Four key areas of a group retirement plan
According to a report published by Great-West Life, Defined Benefit Pension plans are shrinking from 31% coverage to only 24% coverage. Although DB coverage is dropping, employers are not giving up on retirement plans. According to some studies about 50% of Canadians participate in a Capital Accumulation Plan (Group RRSP, DC Pension or DPSP) of some sort.
CAP plans are becoming more prevalent in the workplace as a way to attract, retain and reward employees. If you are implementing a Group RRSP or Defined Contribution Pension, here are 4 key areas to review for planning
Plan design and reviews
When designing a plan, employers want to ensure that the Group Retirement Plans work in conjunction with the rest of the benefits and within the values of the overall culture of the organization. Some of the decisions that need to be made in the plan design are:
- What is the best plan? Group RRSP, Pension or DPSP
- What kind of employer matching program will be put in place?
- Will there be an eligibility requirement where the employee has to work for a minimum time period to be eligible to participate?
- Will the plan participation be voluntary or mandatory?
- Will there be different benefits for different employees? (For example, part-time vs full time or executives vs front line or tenured employees vs new employees)
- What investment choices should go into the plan and what are the fees?
Just like anything else, it is important to shop around for the best Group retirement plan. No company offers the “BEST” product so it is important to shop the market with some key questions:
- What are the investment choices?
- What are the fees for the plan?
- What level of service do you provide?
- How much administrative support do you provide?
- What education services do you provide for employees?
It is very important to develop a review strategy to shop the market from time to time even if you are happy with your existing plan. The marketplace changes quickly these days and employers have a responsibility to shop the plan once in a while. Shopping around can also help employers re-negotiate existing plans and fees.
Any time there is a new service provider put in place, there is some administration that needs to happen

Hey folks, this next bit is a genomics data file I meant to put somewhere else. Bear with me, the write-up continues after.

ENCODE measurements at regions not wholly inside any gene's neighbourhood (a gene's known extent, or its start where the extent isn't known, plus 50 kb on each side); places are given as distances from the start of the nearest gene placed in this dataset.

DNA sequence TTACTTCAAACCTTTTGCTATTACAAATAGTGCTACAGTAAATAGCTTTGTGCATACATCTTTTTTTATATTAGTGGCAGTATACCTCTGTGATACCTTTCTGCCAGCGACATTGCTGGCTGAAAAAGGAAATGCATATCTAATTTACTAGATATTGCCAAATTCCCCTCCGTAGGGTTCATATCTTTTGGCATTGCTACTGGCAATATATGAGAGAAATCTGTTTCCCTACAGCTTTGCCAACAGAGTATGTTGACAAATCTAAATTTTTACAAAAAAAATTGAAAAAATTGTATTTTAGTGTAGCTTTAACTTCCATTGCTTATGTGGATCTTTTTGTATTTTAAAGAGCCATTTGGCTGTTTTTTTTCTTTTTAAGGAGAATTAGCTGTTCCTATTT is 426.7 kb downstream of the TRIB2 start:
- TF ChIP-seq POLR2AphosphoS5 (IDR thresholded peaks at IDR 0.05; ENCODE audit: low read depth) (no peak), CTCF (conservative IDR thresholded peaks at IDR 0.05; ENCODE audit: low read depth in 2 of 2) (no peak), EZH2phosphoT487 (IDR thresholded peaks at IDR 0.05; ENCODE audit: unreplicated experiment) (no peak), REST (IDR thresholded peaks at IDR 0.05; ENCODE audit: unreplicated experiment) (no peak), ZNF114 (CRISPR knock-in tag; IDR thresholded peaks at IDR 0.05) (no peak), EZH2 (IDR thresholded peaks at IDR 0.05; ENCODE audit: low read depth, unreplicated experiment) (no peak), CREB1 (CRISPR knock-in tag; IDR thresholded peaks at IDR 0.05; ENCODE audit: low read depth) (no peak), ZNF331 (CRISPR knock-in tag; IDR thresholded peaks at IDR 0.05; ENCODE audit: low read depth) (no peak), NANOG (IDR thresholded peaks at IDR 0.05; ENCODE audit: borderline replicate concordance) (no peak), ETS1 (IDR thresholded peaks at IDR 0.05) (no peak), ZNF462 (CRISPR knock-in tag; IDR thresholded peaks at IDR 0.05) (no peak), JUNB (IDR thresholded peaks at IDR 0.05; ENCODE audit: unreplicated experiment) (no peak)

Once the plan is in place there is some ongoing administration and support that is required with new hires, terminations, bonuses, etc.
Training employees on the plan and the tools of the plan is required not just at the initial implementation of the plan but also periodically in the future.
Far too often companies will work hard to get the business but then focus too much time and resources on getting new clients as opposed to servicing existing clients.
Group retirement plans future commitments to service the plan from the broker or the plan provider are critically important. It’s best to get a written commitment upfront with something called a service contract.
Here are some of the service issues to discuss:
- Employee education and training – what will be provided and how often
- Overall plan design review – From time to time it is important to look at the overall design to see if some tweaking needs to be made. Good brokers and plan provides will have some benchmark statistics for comparison
- Shopping the plan – How often will the plan go to market for tendering? Who will be responsible?
- Individual consultations – Does the broker or plan provider offer individual consultations? If so will there be a conflict of interest to ‘sell’ financial products to the employees? Is that a concern?
- Compliance monitoring – who is responsible for making sure the plan is compliant on all levels and meets the requirements established in the CAP guidelines?
- Ongoing communication – communication is the key to making any relationship last.
As you can see, there can be quite a few issues to consider when implementing a Group Retirement Plan. The good news is a qualified broker or plan provided can take a lot of this work off your plate.